Given the fact that you can barely watch the news today without the “B” word rearing its head, I thought it could be timely to take a look at the fortunes of the pound versus its nearest currency neighbour, the euro. The market convention is actually to quote this the other way around to what we are used to seeing in the likes of Thomas Cook in the summer. So, from a trading point of view everyone sticks with euro/pound (EUR/GBP) – let’s just look at the bigger picture first.
Although much was made last summer of the strength seen in the euro against the pound – it traded as high as the 0.92 area (one euro would buy 92p) – it has of course been even stronger in the past. If we go back to the dark days of the financial crisis, when there were real worries about the impact of bank failures on the UK economy, one euro would have bought 98p back then. Many expected it to surpass the £1 mark but, as so often happens whenever we get to an extreme of sentiment where the majority of market participants think that a certain move is almost a sure thing, it was time to bet the other way. By 2015, the euro had lost a lot of ground and was worth just under 70p.
That’s the history lesson out of the way – so what are the main factors to watch that could push these currencies around?
Hurdles for the pound
It’s simple – it’s mostly down to how well or badly the Brexit negotiations go. At the moment, the wider market does seem to be taking a mildly optimistic view, with some of the very pessimistic outlook statements made in 2017 having to be revised. This is particularly true when it comes to the pound/US dollar (GBP/USD), for example, with the pound having clawed back a significant chunk of the losses seen since the June 2016 referendum.
Brexit is the big one – but also the Bank of England will play its part. It has already warned that interest rates may end up rising faster than it first thought if inflation starts to pick up. A higher base rate would usually be positive for the pound.
Courtesy of these two factors, the pound does have a slight tail wind at the moment – but an indiscreet statement from a member of the government could take that away very quickly.
Hurdles for the euro
This is something of a more complex argument. Of course, the Brexit negotiations come into play – no side really wants a bad outcome that could end up stifling trade between the two economic zones. But understandably for now the main focus is the effect all this has on the pound.
If you take even a passing interest in markets, you will know that plenty of central banks have had some sort of stimulus programme in recent years – the likes of quantitative easing for example. If we refer to this by the somewhat flippant term of “printing more money”, this clearly can weigh on the currency affected. The European Central Bank (ECB) continues to scale back the support it has given since the financial crisis, but for the moment at least there is no sign that this is going to completely end.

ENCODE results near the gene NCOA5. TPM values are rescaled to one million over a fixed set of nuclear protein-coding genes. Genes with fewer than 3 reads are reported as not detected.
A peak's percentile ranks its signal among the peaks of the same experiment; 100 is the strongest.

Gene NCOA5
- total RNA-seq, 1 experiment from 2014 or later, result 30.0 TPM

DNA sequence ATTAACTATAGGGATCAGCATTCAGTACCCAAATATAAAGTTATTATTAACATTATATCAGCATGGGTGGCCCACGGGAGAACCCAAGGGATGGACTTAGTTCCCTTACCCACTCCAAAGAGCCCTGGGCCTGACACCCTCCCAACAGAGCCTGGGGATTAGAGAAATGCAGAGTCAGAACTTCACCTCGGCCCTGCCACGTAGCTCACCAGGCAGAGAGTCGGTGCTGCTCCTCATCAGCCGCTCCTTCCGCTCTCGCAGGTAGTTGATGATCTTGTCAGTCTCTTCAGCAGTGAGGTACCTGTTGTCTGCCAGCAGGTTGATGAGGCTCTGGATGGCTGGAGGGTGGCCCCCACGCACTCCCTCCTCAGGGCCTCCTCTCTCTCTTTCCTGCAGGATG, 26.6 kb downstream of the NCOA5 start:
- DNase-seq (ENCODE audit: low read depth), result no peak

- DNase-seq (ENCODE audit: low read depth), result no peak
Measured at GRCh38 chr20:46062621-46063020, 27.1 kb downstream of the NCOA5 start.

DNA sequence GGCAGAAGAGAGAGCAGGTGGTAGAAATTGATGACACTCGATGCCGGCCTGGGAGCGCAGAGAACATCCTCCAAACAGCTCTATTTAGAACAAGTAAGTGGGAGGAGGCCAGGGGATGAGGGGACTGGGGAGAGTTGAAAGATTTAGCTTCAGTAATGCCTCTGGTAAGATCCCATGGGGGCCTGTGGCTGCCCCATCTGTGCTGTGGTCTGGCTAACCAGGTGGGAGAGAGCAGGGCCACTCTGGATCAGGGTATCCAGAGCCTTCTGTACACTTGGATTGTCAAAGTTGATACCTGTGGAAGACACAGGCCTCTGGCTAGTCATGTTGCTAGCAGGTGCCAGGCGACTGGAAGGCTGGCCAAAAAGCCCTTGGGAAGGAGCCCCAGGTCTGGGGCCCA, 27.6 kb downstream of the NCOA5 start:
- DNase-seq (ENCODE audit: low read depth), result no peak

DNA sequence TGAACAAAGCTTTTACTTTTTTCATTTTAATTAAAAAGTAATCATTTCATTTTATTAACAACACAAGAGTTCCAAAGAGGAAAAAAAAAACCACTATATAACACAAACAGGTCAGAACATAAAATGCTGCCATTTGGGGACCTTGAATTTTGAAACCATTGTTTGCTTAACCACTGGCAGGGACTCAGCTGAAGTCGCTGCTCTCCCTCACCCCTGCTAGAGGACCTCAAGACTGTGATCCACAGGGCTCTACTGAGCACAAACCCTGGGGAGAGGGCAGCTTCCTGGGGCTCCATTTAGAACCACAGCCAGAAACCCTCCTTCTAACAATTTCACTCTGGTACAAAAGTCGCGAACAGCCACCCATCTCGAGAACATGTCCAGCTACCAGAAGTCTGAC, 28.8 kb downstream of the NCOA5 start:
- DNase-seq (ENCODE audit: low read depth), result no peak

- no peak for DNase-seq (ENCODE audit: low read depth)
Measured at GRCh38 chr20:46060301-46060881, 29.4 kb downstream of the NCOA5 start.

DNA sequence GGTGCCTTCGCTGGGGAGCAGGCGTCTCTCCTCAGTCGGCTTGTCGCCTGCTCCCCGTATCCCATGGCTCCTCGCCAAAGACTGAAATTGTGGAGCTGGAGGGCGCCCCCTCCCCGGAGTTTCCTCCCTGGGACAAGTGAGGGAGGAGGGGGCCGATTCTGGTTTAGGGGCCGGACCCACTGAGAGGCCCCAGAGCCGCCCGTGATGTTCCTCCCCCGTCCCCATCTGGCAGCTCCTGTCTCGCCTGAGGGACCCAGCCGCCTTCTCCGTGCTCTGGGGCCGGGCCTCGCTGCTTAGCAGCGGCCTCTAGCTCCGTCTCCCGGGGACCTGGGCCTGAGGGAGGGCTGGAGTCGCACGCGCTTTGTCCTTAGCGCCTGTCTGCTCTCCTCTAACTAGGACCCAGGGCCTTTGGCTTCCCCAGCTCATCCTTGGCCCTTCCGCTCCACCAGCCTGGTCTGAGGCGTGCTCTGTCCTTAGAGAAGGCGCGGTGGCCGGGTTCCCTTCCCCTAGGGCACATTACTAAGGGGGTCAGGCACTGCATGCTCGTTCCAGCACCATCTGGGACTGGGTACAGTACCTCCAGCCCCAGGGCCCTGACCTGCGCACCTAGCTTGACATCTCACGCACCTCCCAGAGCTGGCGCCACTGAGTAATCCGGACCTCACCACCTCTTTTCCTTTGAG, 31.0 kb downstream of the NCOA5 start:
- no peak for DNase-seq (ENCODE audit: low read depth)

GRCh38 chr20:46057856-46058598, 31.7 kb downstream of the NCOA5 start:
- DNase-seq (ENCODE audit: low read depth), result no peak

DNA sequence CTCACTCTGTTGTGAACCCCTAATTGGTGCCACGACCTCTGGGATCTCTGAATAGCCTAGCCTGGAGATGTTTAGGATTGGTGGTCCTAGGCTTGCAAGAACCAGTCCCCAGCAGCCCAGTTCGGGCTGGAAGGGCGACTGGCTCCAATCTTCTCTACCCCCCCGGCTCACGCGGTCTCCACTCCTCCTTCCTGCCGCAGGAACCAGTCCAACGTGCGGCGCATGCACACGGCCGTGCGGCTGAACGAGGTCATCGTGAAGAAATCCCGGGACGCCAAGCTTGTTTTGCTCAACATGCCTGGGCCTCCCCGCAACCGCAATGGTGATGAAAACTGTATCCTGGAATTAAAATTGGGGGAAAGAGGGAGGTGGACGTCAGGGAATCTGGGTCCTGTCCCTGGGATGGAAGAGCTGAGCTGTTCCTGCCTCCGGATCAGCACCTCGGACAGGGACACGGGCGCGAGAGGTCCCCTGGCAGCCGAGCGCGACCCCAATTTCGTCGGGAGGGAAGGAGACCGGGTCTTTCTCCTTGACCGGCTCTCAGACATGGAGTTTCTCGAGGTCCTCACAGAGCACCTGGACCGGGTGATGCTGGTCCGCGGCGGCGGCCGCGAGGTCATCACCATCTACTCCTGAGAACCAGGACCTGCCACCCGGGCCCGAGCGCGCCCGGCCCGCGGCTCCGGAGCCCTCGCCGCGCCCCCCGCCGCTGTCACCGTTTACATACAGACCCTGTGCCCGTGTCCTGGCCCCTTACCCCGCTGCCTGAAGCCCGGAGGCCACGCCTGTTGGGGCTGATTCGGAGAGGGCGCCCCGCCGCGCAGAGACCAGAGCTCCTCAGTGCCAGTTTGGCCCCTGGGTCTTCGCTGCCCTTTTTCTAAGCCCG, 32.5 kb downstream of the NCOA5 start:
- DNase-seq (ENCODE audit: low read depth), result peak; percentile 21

The pound does have a slight tail wind at the moment – but an indiscreet statement from a member of the government could take that away very quickly.
One of the reasons for the reluctance to stop is that the rate of inflation in the eurozone remains relatively low, whilst other regions are gaining ground. European inflation fell in January to 1.3%, compared with a UK rate of around 3%. This does suggest that the ECB would also be in no hurry to raise rates just yet, so it seems unlikely the euro is going to get a boost here in the short term.
There is also the question as to whether the euro is somewhat overstretched across the board, when compared to other currencies. Since the beginning of 2017, it has risen by 20% against the US dollar. Admittedly last year was a terrible year for the American currency and this year hasn’t started much better. But it would be surprising to see another runaway year – and the pound by comparison has fared less well, once again of course following the referendum.
Recent EUR/GBP performance
The last five months have not been the most exciting. You can see that something of a floor has formed in the 0.8700 area for EUR/GBP. There is a clear appetite to be a buyer of the euro on dips back to here, but then little in the way of pushing that risk out much higher. Rallies have been stalling in the 0.9000 area, making for a very quiet market.
The real trigger for weakness in EUR/GBP would be a slide though that 0.8700 zone. This could pick up the pressure on the euro and target a return back to the 0.8300 lows from late 2016 and the first half of 2017.
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Given the ongoing Brexit discussions, it shouldn’t be too surprising that EUR/GBP has carved out this somewhat uninspiring trading range in recent months. But it does look as if the markets at the moment do not think this is going to be a disaster for the pound – EUR/GBP has fallen back by around 5% from those August highs.
It does feel as if the risk here is leaning towards the euro falling. Taking Brexit out of the equation, ongoing stimulus by its central bank is going to keep some pressure on euro gains. That lack of inflation compared to the UK means that the ECB is not on the same path of rate rises as the Bank of England. At the moment it seems like markets are waiting for some sort of breakthrough to really wake up trading in EUR/GBP – but don’t be surprised if that ends up being a surprise to the downside, and we see the euro lose some ground against its cross-Channel neighbour.
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